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Passive air sampling of DDT, chlordane and HCB in the Pearl River Delta, South China : implications to regional sources.

Wang, Jun and Guo, Lingli and Zhang, Jun and Lee, Celine S. L. and Li, Xiangdong and Jones, Kevin C. and Xiang, Yunrong and Zhong, Liuju (2007) Passive air sampling of DDT, chlordane and HCB in the Pearl River Delta, South China : implications to regional sources. Journal of Environmental Monitoring, 9 (6). pp. 582-588. ISSN 1464-0325

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Abstract

The Pearl River Delta (PRD) is one of the largest fast-developing economic zones in China. Hong Kong and the mainland part of the PRD differed in socio-economic development history and chemical management policies. Polyurethane foam (PUF)-passive air sampling (PAS) was deployed at 21 regional air quality monitoring stations across the PRD in summer and winter, respectively. Dichloro-diphenyl-trichloroethane (DDT), chlordane and hexachlorobenzene (HCB) were analyzed with GC-MS. High total DDT (240–3700 pg m–3) and chlordane (100–2600 pg m–3) concentrations were observed. Concentrations of DDTs and chlordane were higher in summer than winter; HCB vice versa. Spatially, the mainland part of the PRD generally displayed higher DDT concentrations than Hong Kong. Antifouling paint for fishing ships in coastal China was suggested to be an important current DDT source in the coast. The reason is unknown for the very low trans-/cis-chlordane (TC/CC) ratios (0.27) found in the mainland in winter. HCB concentrations were relatively uniform across the PRD, and long range transport of HCB from inland/North China to the PRD in winter was suggested.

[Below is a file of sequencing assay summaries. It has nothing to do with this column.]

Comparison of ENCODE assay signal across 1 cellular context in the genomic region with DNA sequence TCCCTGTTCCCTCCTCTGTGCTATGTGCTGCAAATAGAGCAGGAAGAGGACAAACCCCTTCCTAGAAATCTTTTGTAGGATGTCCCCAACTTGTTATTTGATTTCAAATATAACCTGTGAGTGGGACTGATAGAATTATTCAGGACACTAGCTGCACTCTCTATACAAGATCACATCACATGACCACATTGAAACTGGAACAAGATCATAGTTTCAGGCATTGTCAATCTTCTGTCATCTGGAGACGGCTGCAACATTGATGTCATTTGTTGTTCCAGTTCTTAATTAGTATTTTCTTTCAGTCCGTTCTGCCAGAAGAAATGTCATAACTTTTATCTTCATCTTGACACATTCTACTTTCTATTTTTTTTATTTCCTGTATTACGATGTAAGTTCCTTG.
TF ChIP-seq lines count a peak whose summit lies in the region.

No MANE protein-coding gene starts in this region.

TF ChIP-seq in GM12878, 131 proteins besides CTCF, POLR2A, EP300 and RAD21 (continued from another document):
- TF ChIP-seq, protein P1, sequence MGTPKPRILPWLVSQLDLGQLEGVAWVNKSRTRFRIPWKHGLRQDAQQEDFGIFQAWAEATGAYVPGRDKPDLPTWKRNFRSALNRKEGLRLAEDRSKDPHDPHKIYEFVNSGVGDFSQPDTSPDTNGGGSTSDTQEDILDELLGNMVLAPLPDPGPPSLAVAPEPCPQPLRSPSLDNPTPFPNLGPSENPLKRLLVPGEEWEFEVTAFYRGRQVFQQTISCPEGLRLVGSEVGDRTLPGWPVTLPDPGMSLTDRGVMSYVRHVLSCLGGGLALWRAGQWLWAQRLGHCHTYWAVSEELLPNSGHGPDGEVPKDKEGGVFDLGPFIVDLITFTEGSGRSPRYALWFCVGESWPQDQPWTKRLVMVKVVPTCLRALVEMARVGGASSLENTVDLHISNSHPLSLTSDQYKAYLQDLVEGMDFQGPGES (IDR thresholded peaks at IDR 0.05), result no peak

Item Type: Article
Journal or Publication Title: Journal of Environmental Monitoring
Subjects: G Geography. Anthropology. Recreation > GE Environmental Sciences
Departments: Faculty of Science and Technology > Lancaster Environment Centre
ID Code: 28053
Deposited By: Mr Richard Ingham
Deposited On: 02 Nov 2009 15:55
Refereed?: Yes
Published?: Published
Last Modified: 26 Jul 2012 16:43
Identification Number:
URI: http://eprints.lancs.ac.uk/id/eprint/28053

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